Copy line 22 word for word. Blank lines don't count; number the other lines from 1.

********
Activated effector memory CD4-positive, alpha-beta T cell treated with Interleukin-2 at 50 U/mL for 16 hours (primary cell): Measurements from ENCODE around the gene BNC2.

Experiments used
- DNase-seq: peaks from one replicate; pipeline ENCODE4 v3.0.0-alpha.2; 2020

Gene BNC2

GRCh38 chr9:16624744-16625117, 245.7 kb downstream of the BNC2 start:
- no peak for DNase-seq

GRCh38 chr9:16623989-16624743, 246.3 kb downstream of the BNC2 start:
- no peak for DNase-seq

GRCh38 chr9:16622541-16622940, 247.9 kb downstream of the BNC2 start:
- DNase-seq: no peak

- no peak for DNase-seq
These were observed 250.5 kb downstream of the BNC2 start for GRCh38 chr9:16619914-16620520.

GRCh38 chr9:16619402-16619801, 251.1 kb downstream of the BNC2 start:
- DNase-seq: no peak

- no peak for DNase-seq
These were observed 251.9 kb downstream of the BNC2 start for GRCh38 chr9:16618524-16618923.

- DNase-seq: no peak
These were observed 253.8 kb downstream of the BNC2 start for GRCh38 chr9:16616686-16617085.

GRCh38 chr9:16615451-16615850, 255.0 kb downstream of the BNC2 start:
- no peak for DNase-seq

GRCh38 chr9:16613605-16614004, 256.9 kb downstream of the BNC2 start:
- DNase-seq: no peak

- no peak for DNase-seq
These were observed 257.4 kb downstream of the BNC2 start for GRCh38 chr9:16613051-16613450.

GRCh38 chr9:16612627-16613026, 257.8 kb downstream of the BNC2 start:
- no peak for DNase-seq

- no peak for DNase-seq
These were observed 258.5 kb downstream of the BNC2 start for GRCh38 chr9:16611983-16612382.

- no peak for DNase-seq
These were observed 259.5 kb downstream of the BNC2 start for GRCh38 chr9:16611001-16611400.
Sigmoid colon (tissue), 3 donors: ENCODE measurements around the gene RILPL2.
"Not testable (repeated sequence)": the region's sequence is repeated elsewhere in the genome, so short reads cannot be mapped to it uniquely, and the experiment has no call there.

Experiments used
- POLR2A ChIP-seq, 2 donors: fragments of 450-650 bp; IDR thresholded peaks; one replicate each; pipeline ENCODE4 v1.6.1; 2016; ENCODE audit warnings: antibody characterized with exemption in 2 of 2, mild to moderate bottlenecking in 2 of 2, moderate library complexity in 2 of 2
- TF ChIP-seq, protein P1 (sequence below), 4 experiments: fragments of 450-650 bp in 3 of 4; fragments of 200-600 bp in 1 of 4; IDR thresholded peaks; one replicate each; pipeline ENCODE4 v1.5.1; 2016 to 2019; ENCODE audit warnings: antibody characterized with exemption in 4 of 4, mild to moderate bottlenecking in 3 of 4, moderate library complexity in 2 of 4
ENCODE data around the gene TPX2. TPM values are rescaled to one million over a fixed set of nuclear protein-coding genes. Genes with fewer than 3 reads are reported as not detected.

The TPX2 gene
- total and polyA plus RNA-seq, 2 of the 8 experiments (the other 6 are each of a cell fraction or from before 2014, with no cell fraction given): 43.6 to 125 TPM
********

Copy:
- DNase-seq: no peak